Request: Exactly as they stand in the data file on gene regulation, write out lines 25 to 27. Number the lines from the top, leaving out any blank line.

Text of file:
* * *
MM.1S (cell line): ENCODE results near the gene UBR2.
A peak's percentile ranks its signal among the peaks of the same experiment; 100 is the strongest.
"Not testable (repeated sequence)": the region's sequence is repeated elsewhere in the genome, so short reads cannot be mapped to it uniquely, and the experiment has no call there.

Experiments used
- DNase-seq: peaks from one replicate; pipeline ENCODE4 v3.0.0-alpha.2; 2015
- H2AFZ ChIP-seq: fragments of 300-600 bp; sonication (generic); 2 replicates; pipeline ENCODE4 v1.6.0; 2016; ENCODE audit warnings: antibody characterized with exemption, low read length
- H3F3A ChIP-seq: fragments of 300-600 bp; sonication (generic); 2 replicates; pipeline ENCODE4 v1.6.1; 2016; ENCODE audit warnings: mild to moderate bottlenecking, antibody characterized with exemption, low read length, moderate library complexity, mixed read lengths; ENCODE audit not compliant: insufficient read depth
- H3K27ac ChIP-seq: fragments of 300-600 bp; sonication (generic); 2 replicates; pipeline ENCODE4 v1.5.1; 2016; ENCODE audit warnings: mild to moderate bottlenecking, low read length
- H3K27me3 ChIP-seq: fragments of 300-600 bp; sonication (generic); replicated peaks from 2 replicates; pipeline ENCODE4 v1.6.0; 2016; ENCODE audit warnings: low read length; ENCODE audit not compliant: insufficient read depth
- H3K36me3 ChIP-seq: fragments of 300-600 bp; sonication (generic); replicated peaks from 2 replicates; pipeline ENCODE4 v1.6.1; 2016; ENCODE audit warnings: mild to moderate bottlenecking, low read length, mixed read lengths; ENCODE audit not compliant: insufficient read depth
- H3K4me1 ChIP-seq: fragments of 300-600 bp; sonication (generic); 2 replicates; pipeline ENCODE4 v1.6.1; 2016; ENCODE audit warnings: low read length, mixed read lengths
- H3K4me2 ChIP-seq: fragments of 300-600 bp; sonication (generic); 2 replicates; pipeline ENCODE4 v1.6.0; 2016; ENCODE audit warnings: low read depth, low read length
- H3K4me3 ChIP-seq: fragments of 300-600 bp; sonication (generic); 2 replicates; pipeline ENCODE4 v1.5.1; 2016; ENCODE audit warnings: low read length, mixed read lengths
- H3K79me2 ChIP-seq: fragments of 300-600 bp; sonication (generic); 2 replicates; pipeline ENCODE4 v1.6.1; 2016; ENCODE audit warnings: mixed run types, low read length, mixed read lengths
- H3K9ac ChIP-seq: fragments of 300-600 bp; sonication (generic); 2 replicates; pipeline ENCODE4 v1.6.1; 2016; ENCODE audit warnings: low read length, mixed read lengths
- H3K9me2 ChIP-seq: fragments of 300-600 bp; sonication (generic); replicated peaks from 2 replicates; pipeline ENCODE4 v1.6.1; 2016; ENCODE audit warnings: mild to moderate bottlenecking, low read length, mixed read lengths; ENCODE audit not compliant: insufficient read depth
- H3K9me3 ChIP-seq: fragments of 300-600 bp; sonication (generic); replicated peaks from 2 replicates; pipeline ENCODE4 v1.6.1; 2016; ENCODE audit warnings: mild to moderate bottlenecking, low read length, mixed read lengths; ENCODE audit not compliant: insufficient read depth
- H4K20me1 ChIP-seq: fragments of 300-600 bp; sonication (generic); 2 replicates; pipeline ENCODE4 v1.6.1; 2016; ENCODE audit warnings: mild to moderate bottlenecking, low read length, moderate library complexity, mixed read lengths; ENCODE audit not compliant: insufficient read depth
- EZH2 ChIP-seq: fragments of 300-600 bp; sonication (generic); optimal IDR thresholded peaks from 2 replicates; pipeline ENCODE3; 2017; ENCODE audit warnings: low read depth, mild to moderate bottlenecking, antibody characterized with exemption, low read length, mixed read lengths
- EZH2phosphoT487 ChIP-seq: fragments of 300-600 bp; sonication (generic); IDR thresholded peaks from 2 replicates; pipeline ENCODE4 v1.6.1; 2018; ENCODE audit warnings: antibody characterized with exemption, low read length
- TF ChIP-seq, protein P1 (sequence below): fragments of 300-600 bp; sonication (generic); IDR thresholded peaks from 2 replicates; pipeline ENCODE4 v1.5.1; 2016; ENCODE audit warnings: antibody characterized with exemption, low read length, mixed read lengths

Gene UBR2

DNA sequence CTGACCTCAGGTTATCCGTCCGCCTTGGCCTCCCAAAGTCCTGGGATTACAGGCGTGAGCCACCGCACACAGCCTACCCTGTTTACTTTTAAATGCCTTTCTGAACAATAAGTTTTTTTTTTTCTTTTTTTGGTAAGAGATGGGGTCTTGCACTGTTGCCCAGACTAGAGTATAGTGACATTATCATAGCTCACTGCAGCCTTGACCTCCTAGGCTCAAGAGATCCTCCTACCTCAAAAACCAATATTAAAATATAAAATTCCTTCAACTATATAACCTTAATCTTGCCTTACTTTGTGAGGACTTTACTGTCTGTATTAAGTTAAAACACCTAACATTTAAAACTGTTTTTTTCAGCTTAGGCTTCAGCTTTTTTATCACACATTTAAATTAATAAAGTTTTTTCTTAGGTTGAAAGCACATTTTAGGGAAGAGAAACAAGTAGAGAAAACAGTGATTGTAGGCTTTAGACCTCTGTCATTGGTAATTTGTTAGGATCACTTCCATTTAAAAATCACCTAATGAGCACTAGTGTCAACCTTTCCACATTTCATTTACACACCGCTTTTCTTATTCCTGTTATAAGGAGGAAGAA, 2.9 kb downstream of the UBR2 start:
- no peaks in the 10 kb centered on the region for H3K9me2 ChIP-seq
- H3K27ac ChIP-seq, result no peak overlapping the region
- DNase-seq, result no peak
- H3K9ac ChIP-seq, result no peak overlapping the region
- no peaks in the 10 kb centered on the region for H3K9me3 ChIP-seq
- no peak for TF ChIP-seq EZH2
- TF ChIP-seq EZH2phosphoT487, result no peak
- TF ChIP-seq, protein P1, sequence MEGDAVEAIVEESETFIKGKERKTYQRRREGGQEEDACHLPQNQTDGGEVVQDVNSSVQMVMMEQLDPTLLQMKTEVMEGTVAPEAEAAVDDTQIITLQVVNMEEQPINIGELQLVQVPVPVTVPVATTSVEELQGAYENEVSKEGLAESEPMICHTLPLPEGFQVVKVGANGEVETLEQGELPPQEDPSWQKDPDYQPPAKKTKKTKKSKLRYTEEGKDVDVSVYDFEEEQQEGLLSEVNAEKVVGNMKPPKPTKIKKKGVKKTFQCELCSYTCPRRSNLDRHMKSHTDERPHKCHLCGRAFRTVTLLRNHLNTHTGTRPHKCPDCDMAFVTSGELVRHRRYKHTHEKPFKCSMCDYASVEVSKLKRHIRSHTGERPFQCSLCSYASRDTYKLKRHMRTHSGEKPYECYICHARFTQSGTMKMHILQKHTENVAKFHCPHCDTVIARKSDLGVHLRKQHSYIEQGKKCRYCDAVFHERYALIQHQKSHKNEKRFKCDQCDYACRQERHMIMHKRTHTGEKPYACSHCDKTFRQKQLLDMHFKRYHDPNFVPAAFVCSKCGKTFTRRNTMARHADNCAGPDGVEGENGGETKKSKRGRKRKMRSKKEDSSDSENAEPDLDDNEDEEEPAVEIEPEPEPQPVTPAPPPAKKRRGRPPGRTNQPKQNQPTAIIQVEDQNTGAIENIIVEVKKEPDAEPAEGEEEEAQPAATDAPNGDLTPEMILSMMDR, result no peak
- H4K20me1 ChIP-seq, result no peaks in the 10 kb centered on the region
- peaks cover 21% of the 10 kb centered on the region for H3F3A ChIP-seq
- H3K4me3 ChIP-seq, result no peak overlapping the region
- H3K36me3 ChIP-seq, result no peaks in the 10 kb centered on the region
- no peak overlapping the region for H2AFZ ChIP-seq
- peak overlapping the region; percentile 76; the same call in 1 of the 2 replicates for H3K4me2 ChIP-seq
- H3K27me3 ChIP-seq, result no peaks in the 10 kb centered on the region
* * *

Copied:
- H3K27ac ChIP-seq, result no peak overlapping the region
- DNase-seq, result no peak
- H3K9ac ChIP-seq, result no peak overlapping the region